Jon Rahm returns to site of win, bizarre WD at the Memorial

By: PGA Tour

DUBLIN, Ohio – He won in 2020.

He led by six but had to withdraw with a positive COVID test in 2021.

Jon Rahm comes into the Memorial Tournament presented by Workday having seen the highest highs and the lowest lows at Muirfield Village – or so it seems. The truth, he says, is more complicated. Yes, he wanted to become the first player since Tiger Woods to successfully defend his Memorial title (2000-01), but not getting to do so wasn’t going to define his year.

“Yes, I walked off the course, I was told I couldn’t play, and I was mad for about 10 minutes,” he said. “I allowed myself to be upset. But instantly my switched flipped and I called my wife and I made sure that she was OK, and my son was OK.

“Once I knew they were okay,” he continued, “I was in my little trailer, that little COVID hut we had, and me and my caddie were laughing. We ordered milkshakes and we were laughing at the funny part of everything, right. I mean, the fact that that happened; that I had a six-shot lead and it’s gone, I can’t even play, right. I mean, it’s just – the irony of it all …”

Much has been said of Rahm’s maturation on the PGA TOUR, but perhaps no vignette better captures his equanimity than the Memorial a year ago. He had just completed his third round when he was told of the positive test, and while he was clearly aghast at the news, the image of him laughing about it soon after, milkshake in hand, speaks volumes.

Still intense, but possessed of plenty of perspective, Rahm, 27, has found a gear that is serving him well. When he was asked about his putting struggles earlier this season, he shrugged it off, said the flatstick would come around, and won the Mexico Open at Vidanta a month ago, his seventh TOUR win. He’s 11th in the FedExCup, second on the Official World Golf Ranking.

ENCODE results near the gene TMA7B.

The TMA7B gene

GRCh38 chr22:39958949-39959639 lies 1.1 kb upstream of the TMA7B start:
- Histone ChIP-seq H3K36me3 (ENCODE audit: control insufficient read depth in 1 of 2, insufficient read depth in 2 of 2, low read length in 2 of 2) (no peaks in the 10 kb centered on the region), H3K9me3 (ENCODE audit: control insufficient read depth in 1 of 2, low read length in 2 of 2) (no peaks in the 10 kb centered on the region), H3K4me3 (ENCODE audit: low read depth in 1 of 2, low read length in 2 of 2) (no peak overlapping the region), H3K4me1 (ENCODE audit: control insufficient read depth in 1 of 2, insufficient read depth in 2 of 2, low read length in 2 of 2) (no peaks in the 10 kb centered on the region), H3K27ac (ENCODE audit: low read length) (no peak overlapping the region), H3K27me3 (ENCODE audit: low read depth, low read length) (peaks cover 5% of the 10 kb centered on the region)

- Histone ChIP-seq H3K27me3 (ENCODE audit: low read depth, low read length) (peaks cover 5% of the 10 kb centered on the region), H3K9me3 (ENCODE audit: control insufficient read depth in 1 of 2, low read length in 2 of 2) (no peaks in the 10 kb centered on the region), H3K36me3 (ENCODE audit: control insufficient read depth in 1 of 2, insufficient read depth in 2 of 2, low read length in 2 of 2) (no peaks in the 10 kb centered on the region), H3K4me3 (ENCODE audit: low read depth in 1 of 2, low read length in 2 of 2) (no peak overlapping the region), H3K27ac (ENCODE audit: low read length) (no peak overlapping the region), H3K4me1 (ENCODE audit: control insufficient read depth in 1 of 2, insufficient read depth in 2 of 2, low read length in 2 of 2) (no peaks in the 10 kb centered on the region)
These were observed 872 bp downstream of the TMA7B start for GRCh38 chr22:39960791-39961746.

Now the husband and father of one, with another on the way, is headed into a two-week stretch in which he’ll be a big favorite (Memorial) and the defending champion (U.S. Open). He admits his game isn’t at its absolute peak, but it’s not far off.

“I’m comfortable and confident it could be getting better,” he said.

“I can tell you the first time I played here in 2017, I believe, for some reason, I absolutely hated it,” he added. “… I think it was my first missed cut as a pro (it was his second), and I was just like, ‘I’m done. Never going back.’ And Adam (Hayes), my caddie, kept telling me, ‘Man, I’m telling you, this place is great for you. You just need to learn … certain holes and certain shots.’”

Winning here in 2020 changed everything, and he has called the golf he played at last year’s Memorial some of the best of his career. Then he won the U.S. Open at Torrey Pines. He’s a popular pick to capture his second Memorial this week.

Despite everything, he said, he won’t be playing with a chip on his shoulder.

“It’s a whole new tournament,” Rahm said. “I can’t be playing, let’s say, mad at what happened last year. Is it motivation? Yes. But you know, it’s not much more added to what I already had.”